Do seeds have to be heirloom?

Although they're often organic too, heirloom seeds don't have to be. In many cases, heirloom plants meet the guidelines of the USDA National Organic Program because they are generally grown by small-scale gardeners who have adopted organic farming practices. Some heirloom seeds or plants are organic, but not all heirloom seeds or plants are organic. Whether a plant is organic or not depends on its growing conditions, whereas heirloom seeds will remain traditional varieties regardless of whether they are grown in organic or inorganic conditions.

The way a heirloom seed is grown as it becomes a plant and produces its harvest determines whether or not the resulting plant and its fruits or vegetables qualify as organic. An important thing to consider for heirloom plants is whether they are organic or non-organic. In most cases, heirloom plants are organic because they are usually only used by small-scale gardeners who don't use pesticides or other harmful chemicals. However, there may be minor cases where chemicals are involved, since traditional plants do not always have an innate level of protection similar to that provided by hybrid plants and transgenic plants against diseases and pests.

Remember, heirloom refers to the inheritance of a plant, while organic refers to a cultivation practice. Heirloom seeds grow the same as normal seeds, but are classified differently in recognition of their history. For example, if you buy Bonny Best tomato seeds, they are labeled “heirloom” because the variety was originally introduced in 1908 and cultivated, the seeds were saved, and passed down from generation to generation. Organic farmers can use non-organic seeds if there are no organic seed varieties available to purchase in their region.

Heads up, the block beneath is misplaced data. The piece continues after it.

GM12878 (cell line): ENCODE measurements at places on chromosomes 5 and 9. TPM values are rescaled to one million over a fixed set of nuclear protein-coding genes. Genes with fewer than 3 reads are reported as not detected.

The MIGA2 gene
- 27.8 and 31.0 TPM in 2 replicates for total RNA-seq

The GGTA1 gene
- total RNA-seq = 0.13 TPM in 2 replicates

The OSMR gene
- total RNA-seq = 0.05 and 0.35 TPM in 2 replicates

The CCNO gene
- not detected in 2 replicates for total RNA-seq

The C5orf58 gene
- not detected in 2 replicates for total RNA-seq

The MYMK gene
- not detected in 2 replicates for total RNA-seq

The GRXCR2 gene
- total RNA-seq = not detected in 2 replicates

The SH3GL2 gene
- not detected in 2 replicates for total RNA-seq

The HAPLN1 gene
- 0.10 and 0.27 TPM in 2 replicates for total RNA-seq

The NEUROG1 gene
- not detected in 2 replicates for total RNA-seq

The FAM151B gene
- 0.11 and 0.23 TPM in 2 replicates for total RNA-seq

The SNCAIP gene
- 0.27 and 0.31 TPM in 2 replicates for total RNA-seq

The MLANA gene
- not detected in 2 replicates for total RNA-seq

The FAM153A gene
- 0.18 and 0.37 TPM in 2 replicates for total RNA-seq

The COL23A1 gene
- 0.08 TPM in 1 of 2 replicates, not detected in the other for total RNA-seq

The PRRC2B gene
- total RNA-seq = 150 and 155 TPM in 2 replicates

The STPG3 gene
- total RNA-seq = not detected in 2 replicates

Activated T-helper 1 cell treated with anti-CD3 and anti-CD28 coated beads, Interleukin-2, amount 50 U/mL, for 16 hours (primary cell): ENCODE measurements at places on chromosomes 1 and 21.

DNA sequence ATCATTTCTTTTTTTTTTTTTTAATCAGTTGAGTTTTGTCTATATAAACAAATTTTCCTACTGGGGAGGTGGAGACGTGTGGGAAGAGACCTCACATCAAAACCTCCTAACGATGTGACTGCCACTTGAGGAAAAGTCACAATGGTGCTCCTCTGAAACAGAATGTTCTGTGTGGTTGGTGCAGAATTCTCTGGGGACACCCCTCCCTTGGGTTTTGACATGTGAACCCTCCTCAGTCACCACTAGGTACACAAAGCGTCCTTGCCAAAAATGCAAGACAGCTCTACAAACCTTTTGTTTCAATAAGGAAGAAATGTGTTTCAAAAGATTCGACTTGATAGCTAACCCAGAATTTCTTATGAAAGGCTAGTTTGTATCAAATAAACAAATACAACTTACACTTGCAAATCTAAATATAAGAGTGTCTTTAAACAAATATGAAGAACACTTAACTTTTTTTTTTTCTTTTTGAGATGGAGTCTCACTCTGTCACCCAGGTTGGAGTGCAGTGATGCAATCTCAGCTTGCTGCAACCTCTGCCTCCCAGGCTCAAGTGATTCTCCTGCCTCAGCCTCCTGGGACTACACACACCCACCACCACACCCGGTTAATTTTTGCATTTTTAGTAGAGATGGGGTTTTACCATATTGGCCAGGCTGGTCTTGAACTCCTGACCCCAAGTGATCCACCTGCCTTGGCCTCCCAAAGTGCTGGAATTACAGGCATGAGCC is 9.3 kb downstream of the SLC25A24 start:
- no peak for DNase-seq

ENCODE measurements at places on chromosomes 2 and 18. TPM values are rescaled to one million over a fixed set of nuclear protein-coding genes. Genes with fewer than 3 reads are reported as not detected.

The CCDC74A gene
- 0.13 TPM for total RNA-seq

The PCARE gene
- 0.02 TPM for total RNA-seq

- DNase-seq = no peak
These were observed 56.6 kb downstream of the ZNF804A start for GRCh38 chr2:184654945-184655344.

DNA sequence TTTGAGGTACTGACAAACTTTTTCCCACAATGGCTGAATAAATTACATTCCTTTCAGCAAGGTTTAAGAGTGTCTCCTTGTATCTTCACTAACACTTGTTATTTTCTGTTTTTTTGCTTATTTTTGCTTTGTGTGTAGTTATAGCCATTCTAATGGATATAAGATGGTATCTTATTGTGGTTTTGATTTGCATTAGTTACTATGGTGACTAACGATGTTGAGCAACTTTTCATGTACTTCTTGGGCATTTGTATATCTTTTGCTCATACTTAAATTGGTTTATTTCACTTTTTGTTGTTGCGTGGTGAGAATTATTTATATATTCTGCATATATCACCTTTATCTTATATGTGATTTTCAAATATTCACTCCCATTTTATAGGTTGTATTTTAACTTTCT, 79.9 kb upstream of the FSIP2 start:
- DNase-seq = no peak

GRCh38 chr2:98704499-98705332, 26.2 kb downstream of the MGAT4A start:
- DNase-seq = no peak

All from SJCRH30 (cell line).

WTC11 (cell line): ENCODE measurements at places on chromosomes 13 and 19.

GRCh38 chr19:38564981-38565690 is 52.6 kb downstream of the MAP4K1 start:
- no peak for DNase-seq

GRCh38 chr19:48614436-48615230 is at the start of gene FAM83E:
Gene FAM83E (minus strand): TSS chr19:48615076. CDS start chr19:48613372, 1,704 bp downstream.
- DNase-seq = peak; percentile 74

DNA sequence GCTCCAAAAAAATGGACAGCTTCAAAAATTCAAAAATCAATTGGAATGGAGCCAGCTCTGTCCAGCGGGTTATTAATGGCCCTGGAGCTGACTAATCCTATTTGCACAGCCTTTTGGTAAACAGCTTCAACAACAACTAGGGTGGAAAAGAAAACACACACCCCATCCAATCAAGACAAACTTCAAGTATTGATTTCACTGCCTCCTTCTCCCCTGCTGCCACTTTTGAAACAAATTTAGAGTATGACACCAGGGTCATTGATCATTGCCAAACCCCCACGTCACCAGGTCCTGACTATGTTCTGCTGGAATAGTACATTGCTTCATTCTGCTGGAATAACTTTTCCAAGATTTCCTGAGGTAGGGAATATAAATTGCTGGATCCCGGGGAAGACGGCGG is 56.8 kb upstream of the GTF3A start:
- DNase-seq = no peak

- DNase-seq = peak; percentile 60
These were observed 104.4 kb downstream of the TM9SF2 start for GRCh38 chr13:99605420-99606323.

The viable seeds you need to collect will fall to the bottom of the jar, and the bad seeds will float upwards, along with the pulp and other additional plant material. So if you want to grow that strain at a later time, you'll need to buy new seeds instead of growing the seeds you saved from that plant. They're fun to read and add to the mystique of heirloom seeds, but there are many advantages to planting heirloom vegetables, herbs, and flowers in your garden. Unlike hybrid or transgenic seeds, heirloom seeds produce plants that are true to type, meaning that the plants are very similar to the parent plant, making it easy for gardeners to predict what the next generation of plants will look like.

Whether or not organic seeds are a better option depends on exactly what a gardener is looking for from their seeds and plants. That doesn't necessarily make it a bad process, nor does it mean that heirloom seeds aren't good value for money. West Coast seeds (specializing in garlic varieties) in British Columbia, and Florabunda seeds (they have some unusual flowers) are two other companies that are also good. Most of the time, heirloom seeds have been grown under organic conditions, although this is not always the case.

If you believe that the preservation of cultivars is an important effort for the future, then relics are a good option, as long as you save and distribute the seed. The only way to verify if a seed is heirloom or not is to check the variety and when it was first introduced. In addition, there is another category of cultivars that could be classified as “commercial heirloom seeds”, cultivars that were introduced many generations ago and were of such merit that they have been saved, maintained and transmitted even if the seed company has closed the business or in some other way has stopped working line. Because traditional plants are open pollinated, gardeners can save seeds from their gardens for replanting the following season, confident that the next generation of plants will be true to type.

Because relics are ancient, many of these seed varieties have interesting stories associated with them. Later Generations Seed from open pollinated plants or relics can be saved, and when sown they will produce plants that are essentially identical to the parent plant. .

Erika Shipley
Erika Shipley

Subtly charming beer nerd. Extreme internet specialist. Devoted travel junkie. Proud coffee maven. Friendly problem solver.